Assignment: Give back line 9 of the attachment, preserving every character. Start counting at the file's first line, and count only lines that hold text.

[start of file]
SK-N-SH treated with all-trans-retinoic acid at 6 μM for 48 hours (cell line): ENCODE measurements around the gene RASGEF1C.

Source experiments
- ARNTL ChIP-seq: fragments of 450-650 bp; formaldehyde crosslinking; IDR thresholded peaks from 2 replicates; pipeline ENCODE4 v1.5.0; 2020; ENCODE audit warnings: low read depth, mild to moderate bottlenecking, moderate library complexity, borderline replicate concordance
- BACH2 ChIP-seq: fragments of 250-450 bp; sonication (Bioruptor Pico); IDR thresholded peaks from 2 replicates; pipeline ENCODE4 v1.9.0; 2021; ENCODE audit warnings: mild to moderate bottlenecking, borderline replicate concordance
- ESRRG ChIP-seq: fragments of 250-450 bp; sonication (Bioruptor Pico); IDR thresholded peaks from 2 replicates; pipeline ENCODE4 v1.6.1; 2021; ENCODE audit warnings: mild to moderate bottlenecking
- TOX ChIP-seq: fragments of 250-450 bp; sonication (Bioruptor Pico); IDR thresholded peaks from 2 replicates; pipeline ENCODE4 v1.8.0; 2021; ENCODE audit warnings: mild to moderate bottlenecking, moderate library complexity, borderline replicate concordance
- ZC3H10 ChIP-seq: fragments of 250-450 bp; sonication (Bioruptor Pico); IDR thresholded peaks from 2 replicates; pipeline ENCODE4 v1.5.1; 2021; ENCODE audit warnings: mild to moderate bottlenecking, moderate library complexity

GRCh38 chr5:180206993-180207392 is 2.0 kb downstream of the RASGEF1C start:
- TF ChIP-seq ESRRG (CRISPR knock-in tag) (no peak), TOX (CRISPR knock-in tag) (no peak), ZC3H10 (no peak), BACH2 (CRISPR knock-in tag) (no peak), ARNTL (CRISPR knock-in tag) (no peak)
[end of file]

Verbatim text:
- TF ChIP-seq ESRRG (CRISPR knock-in tag) (no peak), TOX (CRISPR knock-in tag) (no peak), ZC3H10 (no peak), BACH2 (CRISPR knock-in tag) (no peak), ARNTL (CRISPR knock-in tag) (no peak)